The production of organic wines is making progress here in Argentina, and some of these wines are doing well in the most demanding markets.
The global surface area under organic certification has doubled over the last decade. An increase which is responding to the constant demand from every corner of the planet. The reason can be found in a change of habit. According to studies by the European Union, for example, 35% of its inhabitants prefer foods free of chemicals, pesticides, fungicides and chemical fertilisers. And they are not alone.
This preference has awakened the desire for foods made with the environment in mind, add to this the peace of mind one gets from eating healthily, and there are even consumers who say it tastes better.
Within this group of products, organic wine is playing a leading role and those responsible for it are considered experts on the topic of the environment. Its progress in the market has exceeded average statistics: from 2004 to date, the global surface area of organic vineyards has tripled to reach 256,000 hectares, 80% of which is in Europe.
In Argentina, its organic vineyards are all certified and cover an area of 2,500 hectares. The fruits are used by sixty producers to produce natural wines. Exportation wise: wine grapes intended for sale off shore, according to official sources, amounted to 10,659,526 kilos, more than three times the values of 2003. If we convert to litres produced, with a yield of 70%, it would total 7,500,000 bottles.
A terroir of opportunities
“The wine regions of Argentina offer agro-ecological conditions ideal for the production of organic wines,” said Patricia Garcia, president of Letis, a company in charge of certifying the correct organic practices at regional vineyards. The vast majority of vineyards in the country are located in arid areas, with dry climates and plenty of sunshine, which means there is no need for synthetic products for ensuring healthy vineyards. These regions, far away from urban and industrial centres are free from pollution and contamination, as well as being surrounded by wonderful biodiversity. Even wineries not intending to produce organic wines can discard the use of synthetic products. In that sense, Sebastián Zuccardi, whose family winery has been certified for organic wines since 1999, says: “In Mendoza, we conduct about three annual examinations of the vineyards, as a preventative measure, with sulfur and copper (natural products authorised by organic practices) while in other parts of the world this can reach up to ten or twelve.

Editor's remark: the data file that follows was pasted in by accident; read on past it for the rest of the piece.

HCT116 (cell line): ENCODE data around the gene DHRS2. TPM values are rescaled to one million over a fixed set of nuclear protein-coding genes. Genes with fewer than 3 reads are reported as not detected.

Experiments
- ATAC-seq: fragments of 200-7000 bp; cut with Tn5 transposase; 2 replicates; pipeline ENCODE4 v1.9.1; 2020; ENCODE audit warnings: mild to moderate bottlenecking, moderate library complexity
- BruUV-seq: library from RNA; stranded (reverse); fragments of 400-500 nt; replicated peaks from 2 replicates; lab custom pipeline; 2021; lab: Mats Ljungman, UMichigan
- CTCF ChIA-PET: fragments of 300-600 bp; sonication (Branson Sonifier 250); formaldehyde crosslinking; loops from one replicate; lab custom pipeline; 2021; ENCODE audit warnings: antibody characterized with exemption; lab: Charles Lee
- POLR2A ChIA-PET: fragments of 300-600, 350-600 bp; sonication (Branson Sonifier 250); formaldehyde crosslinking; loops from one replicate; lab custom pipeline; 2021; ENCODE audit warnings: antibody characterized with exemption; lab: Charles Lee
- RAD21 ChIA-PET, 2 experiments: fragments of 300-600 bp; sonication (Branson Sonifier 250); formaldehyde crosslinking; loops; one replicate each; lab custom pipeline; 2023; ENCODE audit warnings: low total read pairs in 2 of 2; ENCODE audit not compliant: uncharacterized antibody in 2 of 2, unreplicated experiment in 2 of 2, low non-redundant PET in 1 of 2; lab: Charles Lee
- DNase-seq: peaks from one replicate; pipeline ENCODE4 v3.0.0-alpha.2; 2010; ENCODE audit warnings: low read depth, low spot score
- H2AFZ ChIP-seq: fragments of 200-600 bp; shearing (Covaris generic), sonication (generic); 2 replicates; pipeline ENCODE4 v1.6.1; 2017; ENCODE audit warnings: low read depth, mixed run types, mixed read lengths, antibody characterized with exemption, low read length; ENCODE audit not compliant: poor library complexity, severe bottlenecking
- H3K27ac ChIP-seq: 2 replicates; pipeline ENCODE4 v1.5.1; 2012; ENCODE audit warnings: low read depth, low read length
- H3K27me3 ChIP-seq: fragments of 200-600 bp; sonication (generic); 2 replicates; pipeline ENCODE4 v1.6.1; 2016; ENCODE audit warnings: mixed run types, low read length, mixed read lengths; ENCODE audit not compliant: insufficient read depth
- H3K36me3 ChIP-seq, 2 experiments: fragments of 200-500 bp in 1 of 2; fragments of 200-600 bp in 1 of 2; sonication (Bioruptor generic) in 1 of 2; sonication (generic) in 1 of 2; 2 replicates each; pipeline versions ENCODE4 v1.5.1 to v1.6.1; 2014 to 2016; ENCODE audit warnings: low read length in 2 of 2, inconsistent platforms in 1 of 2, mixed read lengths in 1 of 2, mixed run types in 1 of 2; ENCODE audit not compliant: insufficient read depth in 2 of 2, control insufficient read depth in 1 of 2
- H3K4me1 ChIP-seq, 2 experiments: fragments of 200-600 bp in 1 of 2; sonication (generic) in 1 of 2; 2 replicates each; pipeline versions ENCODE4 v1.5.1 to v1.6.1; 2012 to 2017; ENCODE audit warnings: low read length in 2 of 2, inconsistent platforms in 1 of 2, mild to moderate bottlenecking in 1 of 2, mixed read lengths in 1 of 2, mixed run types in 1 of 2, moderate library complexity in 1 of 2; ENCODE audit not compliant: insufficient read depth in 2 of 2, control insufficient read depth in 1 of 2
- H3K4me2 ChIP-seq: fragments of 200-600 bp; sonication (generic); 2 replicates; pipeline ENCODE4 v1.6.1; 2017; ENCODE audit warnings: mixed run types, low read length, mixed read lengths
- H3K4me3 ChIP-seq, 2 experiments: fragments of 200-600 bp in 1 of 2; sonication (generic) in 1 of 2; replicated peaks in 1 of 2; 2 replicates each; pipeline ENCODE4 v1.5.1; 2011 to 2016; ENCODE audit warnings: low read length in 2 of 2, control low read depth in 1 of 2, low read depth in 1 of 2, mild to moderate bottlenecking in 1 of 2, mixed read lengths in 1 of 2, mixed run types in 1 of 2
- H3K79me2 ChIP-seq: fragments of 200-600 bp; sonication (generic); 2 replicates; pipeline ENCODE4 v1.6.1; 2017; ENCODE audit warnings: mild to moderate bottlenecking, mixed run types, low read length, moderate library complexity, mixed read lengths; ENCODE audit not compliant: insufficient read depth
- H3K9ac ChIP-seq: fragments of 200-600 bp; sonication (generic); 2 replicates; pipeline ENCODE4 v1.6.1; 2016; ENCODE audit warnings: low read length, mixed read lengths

“In addition to the agro-ecological conditions to obtain the raw materials naturally, the practices carried out in the vineyards and the transformation processes in the country adapt to the highest international standards,” said Patricia Garcia. To these natural factors we add the habits of natural cultivation, developed over years by local producers. They limit the intervention of the vineyards and its wines with the premise that many have learned from the father of Argentina’s wine industry, the priest Francisco Oreglia, who said: “The best wine is always the most natural.”
“Developing these wines is a personal decision that requires a philosophy of work and great responsibility”, says Alex Macipe, manager of Bodega Krontiras, whose wines have organic and biodynamic certification. A conviction it shares with other producers such as Domaine Bousquet, Colomé, Ernesto Catena, Chakana, Noemía, Familia Zuccardi, Vinecol, Caligiore and Alpamanta, to mention some whose wines are available in dozens of markets.
In contrast to other eras, Argentine organic wines are found within the premium segment. No longer are cheap wines made at the request of customers, instead they offer the quality required by the most demanding markets in the world. In fact, the main destinations for these bottles are the European Union (80%), United States (10%) and Asia (5%), all with rigorous controls and quality standards.
There are only two factors that are challenging for organic farmers: soil fertility and weed control. “As desert soils are nutritionally poor, compost and manure are used to improve them. Weeding can be a slow and expensive process, but it’s worth it “, Zuccardi explains.
As more producers approach certification to start the conversion work, the same certifiers estimate that in the coming years the surface of organic vineyards will increase by 15%. A breakthrough that honours a strong commitment to the environment, and places Argentina among the countries with the greatest market of organic wines.